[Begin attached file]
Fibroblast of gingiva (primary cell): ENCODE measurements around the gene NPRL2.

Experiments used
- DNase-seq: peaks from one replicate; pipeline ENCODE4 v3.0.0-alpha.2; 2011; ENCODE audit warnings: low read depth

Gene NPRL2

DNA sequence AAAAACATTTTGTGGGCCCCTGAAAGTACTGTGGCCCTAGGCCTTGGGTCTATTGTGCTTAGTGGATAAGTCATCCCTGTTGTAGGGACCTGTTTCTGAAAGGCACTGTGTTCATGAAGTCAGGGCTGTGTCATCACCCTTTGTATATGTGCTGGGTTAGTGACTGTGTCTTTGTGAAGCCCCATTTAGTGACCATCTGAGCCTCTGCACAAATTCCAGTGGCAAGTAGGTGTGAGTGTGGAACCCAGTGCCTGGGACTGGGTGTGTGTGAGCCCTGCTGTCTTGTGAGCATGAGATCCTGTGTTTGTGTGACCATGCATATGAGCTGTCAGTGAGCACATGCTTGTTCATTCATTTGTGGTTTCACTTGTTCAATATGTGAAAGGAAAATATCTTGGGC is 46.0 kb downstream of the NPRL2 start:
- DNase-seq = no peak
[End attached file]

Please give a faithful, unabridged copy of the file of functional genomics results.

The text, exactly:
Fibroblast of gingiva (primary cell): ENCODE measurements around the gene NPRL2.

Experiments used
- DNase-seq: peaks from one replicate; pipeline ENCODE4 v3.0.0-alpha.2; 2011; ENCODE audit warnings: low read depth

Gene NPRL2

DNA sequence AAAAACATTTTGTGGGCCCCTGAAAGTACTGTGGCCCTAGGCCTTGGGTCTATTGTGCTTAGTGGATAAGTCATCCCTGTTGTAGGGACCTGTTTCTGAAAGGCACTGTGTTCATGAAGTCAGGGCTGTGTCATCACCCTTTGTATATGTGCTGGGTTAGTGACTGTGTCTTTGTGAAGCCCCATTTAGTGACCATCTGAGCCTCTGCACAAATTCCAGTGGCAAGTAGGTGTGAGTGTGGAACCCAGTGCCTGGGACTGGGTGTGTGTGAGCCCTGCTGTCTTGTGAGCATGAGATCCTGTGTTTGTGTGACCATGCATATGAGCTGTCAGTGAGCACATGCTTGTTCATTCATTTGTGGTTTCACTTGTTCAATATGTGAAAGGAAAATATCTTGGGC is 46.0 kb downstream of the NPRL2 start:
- DNase-seq = no peak